Until I have a diagnosis, I’m not going to discuss grand details of my symptoms here. Based on what the doctor, my PT, and my massage therapist have said, I am pretty sure it’s one of two things. Neither of them is all that bad (I’m not dying or anything), and neither should require surgery. And I should be totally healed by the 2019 racing season. But that’s a year away.  I just don’t want the entire internet diagnosing me.  (Because let’s be honest, if you ask the internet, you have cancer or Lupus.  And this is neither of those things.)

This year, well I’m just not sure yet. I’m holding out hope. If nothing else, a lot of local races offer Aquabike options, so if I can’t run, I can still race. My 70.3? Who knows. I did buy the insurance, so I’m eligible for a refund. And I have so many friends racing that it’s likely I will still head down to cheer and volunteer. I’m trying to not focus on any of that just yet though. May is still pretty far away, and it’s possible I’ll be back in racing shape again – maybe not the fastest I’ve ever been, but able to complete the race.

The one thing I’m going to try to do is to not let this get me down.  It’s a huge bummer and I’m so incredibly disappointed.  But I’m not the first to be injured, I won’t be the last, and this is likely to not be the only injury I deal with.  So here’s to trying to stay positive.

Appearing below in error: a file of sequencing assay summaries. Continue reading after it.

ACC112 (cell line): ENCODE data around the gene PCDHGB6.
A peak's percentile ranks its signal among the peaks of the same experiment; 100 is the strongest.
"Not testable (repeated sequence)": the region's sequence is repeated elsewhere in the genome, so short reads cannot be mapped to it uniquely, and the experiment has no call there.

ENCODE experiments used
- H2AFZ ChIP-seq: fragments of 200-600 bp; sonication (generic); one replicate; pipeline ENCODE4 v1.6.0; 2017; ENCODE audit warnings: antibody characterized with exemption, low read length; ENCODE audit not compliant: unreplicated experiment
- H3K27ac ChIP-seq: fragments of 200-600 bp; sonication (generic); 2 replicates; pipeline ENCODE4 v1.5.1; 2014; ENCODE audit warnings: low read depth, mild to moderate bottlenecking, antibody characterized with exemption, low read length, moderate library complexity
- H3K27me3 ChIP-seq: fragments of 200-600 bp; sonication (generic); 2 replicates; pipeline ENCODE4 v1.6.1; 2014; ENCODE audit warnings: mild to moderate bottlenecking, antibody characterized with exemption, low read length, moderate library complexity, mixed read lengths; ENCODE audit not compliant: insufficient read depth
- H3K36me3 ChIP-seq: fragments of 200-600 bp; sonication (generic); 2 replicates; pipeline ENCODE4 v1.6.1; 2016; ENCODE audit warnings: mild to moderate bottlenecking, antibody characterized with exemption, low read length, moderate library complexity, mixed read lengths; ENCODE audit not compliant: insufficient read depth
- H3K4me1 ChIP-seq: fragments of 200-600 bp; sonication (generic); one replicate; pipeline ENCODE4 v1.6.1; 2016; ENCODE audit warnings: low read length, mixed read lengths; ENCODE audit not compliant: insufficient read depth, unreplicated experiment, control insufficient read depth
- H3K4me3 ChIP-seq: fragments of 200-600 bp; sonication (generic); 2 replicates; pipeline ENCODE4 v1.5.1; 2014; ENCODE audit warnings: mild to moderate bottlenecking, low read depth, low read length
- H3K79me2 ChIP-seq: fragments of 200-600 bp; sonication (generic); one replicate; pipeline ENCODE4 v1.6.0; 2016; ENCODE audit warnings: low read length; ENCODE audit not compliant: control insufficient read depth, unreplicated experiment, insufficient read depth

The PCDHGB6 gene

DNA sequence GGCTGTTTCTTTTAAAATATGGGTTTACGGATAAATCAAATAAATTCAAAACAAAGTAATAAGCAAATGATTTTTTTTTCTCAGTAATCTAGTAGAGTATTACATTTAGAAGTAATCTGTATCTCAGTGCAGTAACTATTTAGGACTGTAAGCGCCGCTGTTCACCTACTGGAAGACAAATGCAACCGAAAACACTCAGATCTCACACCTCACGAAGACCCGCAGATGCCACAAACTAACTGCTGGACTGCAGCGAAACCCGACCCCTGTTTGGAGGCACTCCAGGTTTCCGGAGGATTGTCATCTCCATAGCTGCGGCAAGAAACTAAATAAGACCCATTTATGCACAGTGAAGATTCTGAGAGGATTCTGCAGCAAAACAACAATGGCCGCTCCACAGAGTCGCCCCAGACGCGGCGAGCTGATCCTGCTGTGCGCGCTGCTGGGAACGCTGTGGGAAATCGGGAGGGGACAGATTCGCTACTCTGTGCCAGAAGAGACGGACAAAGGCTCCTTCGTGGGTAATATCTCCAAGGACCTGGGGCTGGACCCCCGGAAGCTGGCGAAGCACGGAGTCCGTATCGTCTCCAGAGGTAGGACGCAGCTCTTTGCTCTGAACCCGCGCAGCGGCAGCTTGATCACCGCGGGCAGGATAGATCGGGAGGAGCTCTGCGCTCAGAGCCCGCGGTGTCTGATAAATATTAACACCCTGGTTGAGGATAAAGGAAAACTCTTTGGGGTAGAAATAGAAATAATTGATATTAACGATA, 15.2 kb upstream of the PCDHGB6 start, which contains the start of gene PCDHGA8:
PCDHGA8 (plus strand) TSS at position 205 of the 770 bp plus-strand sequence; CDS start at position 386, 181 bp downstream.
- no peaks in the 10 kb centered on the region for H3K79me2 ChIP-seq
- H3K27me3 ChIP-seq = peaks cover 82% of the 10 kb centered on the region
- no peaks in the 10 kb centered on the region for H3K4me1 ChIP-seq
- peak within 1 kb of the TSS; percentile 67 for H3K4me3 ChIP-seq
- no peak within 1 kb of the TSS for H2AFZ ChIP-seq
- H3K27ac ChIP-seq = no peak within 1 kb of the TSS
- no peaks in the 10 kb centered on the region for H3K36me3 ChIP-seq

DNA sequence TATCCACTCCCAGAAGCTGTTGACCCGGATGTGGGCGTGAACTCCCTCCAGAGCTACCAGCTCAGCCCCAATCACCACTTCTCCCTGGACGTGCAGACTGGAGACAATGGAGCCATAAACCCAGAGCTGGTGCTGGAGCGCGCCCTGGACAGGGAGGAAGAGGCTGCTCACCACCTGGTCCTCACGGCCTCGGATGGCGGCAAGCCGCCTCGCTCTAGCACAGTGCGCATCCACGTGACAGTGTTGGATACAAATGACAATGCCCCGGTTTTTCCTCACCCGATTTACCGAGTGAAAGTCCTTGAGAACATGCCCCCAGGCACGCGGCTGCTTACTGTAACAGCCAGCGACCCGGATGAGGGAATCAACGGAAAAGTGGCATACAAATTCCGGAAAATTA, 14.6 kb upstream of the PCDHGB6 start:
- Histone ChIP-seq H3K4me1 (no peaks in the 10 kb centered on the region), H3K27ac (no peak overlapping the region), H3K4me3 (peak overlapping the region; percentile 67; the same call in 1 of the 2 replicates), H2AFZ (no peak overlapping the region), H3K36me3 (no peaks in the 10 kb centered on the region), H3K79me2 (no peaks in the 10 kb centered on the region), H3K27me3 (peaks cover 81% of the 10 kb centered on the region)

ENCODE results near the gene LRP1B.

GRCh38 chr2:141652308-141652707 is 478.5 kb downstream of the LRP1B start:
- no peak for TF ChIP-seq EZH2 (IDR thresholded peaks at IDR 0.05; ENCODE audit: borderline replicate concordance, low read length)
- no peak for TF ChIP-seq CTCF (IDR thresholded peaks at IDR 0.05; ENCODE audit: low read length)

WDW Cigna Blogger Meetup Recap

This past weekend, I was down at Walt Disney World to cheer on friends and strangers running the various races over WDW Marathon weekend.  In previous years, I had run at least one race that weekend.  Last year, I took the year off and stayed home, and I was filled with so much jealousy at all the fun everyone was having that I insisted on attending this year.  Still didn’t run, which was a good thing, given my lingering hip issues, but I was so, so glad I decided to go.  If you’ve got friends who go and run and you want to go along and cheer them on, DO IT.  (Or if the idea of screaming at strangers on the side of the road and then going to eat a Mickey Bar sounds like fun, this is your chance.)

One fun thing I got to do while I was there was attend the Cigna Blogger Meetup.  I really love all of the information that Cigna puts out surrounding WDW Marathon Weekend.  They’re great about promoting healthy lifestyles, tips for running, and they highlight a number of “every day” runners who are participating in the races.

I particularly enjoy this infographic, because it’s not all “sunshine and light.”  Running a marathon is HARD, guys.

Click to enlarge